LEXINGTON, Ky. - Kentucky Children’s Hospital treats some of the sickest and smallest patients from across central and eastern Kentucky. But for the past several weeks, pediatric heart surgeries have been referred to other hospitals. As Brenna Angel reports, UK Healthcare is reviewing its program, but the reasons why are unclear.
Like a lot of kids, Kerrington Johnson is looking forward to Christmas and she made a wish list for Santa.
“Cinderella toys and Dora toys,” says Kerrington, who turns four years old in January.
When she was born, doctors diagnosed Kerrington with a heart defect called Tetralogy of Fallot. It was caused by the genetic disorder DiGeorge Syndrome, which is also why she has delayed speech development.
“We try to lead a normal lifestyle but it’s not like everybody else’s,” says Kerrington's mom, Christy Johnson.
Congenital heart disease is the most common type of birth defect, affecting about 40,000 children in the U.S. each year.
“It was pretty rough. She was sick a lot. We couldn’t leave the house because she had immune deficiency. Just a lot of respiratory issues.”
Kerrington underwent surgery at Kentucky Children’s Hospital in 2009, and the Johnson family quickly saw the need for a local support group. They established Kerrington’s Heart, Inc. as a non-profit organization to connect with and assist other parents affected by heart defects. This week Christy has been gathering up clothes and toys to deliver as Christmas presents for Kentucky families who have been receiving care out of state.
“They were not prepared to not be able to give their other children the Christmas that they probably wanted to. So we stepped in and fulfilled that need.”
Far From Home
One of those parents in need is Lexington mother Tabitha Rainey. Her son Waylon was born in September with Hypoplastic Left Heart Syndrome.
“A normal heart has four chambers. One of Waylon’s did not grow right so he only had three.”
University of Kentucky surgeon Dr. Mark Plunkett and his assistant Dr. Deborah Kozik operated on Waylon seven days after he was born. Tabitha was later told that Dr. Plunkett was taking a leave of absence.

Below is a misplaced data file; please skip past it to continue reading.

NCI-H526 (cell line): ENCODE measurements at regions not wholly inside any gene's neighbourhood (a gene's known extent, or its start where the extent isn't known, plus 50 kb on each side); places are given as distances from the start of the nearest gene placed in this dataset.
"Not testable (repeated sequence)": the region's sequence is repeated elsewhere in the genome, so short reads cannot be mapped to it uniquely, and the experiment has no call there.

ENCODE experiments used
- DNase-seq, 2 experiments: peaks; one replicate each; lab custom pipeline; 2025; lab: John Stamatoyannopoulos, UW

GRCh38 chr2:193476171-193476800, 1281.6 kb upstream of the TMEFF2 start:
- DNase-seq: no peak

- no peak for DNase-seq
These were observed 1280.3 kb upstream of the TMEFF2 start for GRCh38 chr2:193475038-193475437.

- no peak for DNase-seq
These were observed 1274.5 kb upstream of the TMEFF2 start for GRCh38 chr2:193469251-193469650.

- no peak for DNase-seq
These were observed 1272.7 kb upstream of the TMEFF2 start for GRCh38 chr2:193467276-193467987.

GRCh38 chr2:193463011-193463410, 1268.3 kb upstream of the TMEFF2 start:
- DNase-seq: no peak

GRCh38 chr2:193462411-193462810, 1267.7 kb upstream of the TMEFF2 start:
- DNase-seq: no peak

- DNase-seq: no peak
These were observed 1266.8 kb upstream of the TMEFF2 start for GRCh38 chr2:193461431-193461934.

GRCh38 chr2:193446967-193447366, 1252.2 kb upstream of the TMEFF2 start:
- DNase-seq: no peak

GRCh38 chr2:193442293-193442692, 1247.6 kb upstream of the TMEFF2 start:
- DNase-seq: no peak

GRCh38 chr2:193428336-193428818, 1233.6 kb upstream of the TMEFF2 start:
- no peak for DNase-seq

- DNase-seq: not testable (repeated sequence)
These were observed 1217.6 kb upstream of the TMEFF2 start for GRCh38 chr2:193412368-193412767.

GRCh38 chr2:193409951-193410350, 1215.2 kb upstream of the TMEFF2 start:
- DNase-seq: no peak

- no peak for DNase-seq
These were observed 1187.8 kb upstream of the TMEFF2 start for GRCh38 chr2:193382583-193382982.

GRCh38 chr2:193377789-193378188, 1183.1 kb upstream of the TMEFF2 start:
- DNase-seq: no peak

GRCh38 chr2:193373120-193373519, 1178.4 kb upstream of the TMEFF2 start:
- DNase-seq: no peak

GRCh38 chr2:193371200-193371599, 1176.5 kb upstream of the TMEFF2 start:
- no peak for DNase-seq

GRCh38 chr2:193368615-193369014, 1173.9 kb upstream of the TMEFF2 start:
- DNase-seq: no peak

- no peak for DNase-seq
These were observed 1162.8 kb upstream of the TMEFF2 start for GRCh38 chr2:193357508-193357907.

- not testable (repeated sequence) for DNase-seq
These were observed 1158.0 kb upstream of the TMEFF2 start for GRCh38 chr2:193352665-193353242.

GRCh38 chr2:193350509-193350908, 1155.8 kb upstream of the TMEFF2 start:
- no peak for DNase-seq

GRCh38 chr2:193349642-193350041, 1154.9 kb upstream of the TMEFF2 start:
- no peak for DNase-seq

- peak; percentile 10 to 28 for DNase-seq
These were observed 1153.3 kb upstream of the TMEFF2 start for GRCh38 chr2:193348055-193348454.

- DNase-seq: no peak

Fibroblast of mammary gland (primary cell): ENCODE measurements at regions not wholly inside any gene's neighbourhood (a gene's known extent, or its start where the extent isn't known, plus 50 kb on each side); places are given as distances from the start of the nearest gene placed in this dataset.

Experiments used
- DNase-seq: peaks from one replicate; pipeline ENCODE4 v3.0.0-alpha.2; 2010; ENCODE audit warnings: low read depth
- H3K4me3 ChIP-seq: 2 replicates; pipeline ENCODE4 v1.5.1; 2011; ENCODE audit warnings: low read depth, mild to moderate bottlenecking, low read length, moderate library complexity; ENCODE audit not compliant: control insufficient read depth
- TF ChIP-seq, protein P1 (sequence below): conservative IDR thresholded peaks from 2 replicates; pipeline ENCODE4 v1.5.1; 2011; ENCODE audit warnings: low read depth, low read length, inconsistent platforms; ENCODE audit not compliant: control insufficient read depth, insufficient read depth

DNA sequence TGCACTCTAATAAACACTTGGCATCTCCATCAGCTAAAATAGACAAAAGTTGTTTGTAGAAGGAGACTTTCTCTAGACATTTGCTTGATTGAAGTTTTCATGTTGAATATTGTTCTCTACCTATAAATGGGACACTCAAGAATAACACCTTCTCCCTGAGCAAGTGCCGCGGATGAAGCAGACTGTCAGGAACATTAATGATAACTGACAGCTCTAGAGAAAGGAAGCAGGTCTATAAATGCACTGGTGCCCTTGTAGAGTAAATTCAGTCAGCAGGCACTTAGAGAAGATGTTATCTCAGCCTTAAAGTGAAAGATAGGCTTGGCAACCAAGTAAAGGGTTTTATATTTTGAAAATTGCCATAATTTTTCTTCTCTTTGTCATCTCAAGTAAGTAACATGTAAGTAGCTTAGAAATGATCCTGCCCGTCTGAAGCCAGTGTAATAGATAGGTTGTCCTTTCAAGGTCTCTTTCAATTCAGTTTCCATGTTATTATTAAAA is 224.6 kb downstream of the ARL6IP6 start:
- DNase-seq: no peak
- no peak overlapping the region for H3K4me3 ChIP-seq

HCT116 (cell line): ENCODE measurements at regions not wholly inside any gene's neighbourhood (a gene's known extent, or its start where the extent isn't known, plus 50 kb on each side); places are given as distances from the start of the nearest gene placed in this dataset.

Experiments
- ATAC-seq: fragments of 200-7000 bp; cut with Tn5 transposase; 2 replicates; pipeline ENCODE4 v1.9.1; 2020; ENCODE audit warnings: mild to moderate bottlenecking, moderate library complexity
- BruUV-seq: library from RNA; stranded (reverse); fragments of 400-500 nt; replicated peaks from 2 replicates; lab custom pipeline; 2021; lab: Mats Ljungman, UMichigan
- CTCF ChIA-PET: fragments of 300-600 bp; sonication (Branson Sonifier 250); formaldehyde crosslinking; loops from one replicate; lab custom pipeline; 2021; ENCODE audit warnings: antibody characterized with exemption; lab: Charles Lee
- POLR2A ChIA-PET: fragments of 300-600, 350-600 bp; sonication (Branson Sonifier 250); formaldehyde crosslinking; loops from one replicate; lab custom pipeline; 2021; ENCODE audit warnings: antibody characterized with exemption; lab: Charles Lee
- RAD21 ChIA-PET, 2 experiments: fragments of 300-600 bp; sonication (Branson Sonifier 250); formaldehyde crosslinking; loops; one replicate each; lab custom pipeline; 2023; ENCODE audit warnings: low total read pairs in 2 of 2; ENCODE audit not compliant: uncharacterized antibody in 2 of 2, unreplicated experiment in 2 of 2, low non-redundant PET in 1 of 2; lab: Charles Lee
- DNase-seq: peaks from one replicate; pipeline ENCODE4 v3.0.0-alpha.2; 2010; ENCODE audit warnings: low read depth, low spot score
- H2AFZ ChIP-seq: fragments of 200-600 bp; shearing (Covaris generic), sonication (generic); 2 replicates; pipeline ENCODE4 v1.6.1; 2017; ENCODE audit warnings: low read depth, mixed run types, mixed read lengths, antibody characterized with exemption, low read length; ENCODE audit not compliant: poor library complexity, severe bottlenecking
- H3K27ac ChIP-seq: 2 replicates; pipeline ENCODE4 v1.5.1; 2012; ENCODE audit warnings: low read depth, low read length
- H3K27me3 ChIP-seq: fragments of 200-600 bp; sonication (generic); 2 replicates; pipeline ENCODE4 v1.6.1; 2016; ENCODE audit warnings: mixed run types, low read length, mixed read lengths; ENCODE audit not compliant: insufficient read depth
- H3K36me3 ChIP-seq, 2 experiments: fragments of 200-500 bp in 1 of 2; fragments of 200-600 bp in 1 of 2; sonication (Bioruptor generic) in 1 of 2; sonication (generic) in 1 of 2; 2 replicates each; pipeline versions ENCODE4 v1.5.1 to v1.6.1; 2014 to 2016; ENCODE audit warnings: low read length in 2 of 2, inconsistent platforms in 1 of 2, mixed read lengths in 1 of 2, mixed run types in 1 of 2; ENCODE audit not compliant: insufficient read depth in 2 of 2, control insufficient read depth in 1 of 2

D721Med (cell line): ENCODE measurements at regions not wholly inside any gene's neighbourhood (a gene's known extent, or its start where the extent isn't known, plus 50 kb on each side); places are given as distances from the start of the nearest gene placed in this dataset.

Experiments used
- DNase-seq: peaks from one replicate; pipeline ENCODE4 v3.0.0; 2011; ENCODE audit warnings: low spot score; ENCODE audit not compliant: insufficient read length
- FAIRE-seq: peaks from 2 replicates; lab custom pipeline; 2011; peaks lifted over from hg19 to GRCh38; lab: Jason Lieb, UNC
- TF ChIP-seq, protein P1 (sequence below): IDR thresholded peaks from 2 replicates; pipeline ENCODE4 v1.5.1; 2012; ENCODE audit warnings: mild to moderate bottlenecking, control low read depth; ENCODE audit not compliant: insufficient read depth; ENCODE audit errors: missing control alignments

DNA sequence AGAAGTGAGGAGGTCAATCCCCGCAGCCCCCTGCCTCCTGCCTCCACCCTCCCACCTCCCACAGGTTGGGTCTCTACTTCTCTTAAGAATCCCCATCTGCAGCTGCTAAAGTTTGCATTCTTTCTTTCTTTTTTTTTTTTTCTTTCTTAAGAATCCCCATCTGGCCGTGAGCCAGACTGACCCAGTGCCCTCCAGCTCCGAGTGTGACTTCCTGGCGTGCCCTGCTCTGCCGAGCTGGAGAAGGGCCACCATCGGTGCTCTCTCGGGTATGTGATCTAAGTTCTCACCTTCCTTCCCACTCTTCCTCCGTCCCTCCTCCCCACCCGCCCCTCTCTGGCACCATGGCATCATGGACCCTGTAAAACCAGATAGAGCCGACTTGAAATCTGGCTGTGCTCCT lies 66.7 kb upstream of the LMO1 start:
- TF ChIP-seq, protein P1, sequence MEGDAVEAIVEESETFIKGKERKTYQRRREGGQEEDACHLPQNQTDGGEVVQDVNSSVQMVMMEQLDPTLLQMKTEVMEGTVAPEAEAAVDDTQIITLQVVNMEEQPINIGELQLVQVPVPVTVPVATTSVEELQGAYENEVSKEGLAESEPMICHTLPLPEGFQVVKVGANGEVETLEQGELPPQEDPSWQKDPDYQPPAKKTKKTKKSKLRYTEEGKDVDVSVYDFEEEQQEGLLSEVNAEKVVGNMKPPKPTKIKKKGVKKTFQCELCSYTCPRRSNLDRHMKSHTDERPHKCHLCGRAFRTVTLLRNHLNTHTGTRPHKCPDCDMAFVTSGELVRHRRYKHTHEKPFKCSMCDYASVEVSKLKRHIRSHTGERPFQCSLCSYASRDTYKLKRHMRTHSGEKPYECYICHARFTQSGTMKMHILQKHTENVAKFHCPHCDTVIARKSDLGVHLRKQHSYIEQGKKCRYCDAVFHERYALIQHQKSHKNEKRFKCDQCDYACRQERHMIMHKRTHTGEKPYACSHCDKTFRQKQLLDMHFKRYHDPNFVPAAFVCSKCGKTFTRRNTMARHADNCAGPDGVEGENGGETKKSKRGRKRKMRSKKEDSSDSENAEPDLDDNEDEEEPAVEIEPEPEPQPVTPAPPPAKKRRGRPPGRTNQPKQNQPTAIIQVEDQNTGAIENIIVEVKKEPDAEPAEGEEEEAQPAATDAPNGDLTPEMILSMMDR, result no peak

“My main question was if the other surgeon felt that she could do the best job that she could, and I was reassured. Then months went past and they lost another patient, who was a dear friend of mine, and it was pretty heavy in the unit at the time. Then soon after I guess they decided to stop doing the surgeries and review the entire program.”
With only a few days to pick a new hospital, the Raineys chose Mott Children’s Hospital in Ann Arbor, Michigan. Pediatric heart patients are also being sent to other hospitals such as Kosair Children’s Hospital in Louisville.
“It’s been pretty hush hush. They’ve not given big answers on it,” says Tabitha Rainey.
Program Under Review
UK Healthcare officials have not identified what prompted the review, but they say it is limited to the pediatric cardiothoracic surgery program, not any other pediatric areas or the adult heart program.
“We’re looking at what can we do best and how do we best deliver the services and the care that kids need,” said Dr. Carmel Wallace, Chair of UK's Department of Pediatrics.
UK’s head of surgery, the chief medical officer, and Dr. Michael Karpf, the Executive Vice President for Health Affairs, all would not comment for this story. Dr. Mark Plunkett, the surgeon at the center of the review, also declined to be interviewed.
Hired by UK in 2007, Dr.Plunkett has an impressive background of clinical training and research. The 52-year-old completed fellowships at Duke University and UCLA and has published dozens of articles in peer-reviewed journals.
He was appointed a slew of academic, clinical, and administrative positions, including Associate Professor of Surgery, Chief of Cardiothoracic Surgery, Director of the Pediatric and Congenital Heart Program, and Surgical Director of the Gill Heart Institute. Dr. Plunkett remains on staff at UK with a $700,000 annual salary.
UK denied an open records request for the date of his most recent surgery and his patient mortality rate, citing HIPAA regulations. Records show that the number of children Dr. Plunkett operated on this year is down around 43 percent from two years ago.
“I was a not aware of that and that was never announced at the Board of Trustees meeting,” said Trustee Dr. Charles Sachatello, who sits on the board's healthcare committee.
A surgeon himself, Dr. Sachatello thinks UK should consolidate its pediatric heart program with the University of Louisville because of the high operational costs.
Meanwhile, at the University of Michigan, Tabitha Rainey says her son has improved dramatically and they may get to come home soon. When Waylon needs future surgeries, they will make the trip back to Michigan.
UK Healthcare has lost the trust of the Rainey family, but Christy Johnson wants to see the pediatric cardiothoracic program continue. She thinks Kentucky Children’s Hospital can be at the same level as world-renowned facilities.
“I have high hopes. And I believe that with the proper decisions and management that we can accomplish that.”
Last week the Johnsons learned that Kerrington will need to undergo another surgery in the spring. Christy says she will be getting feedback from moms in her support group about which hospitals to consider.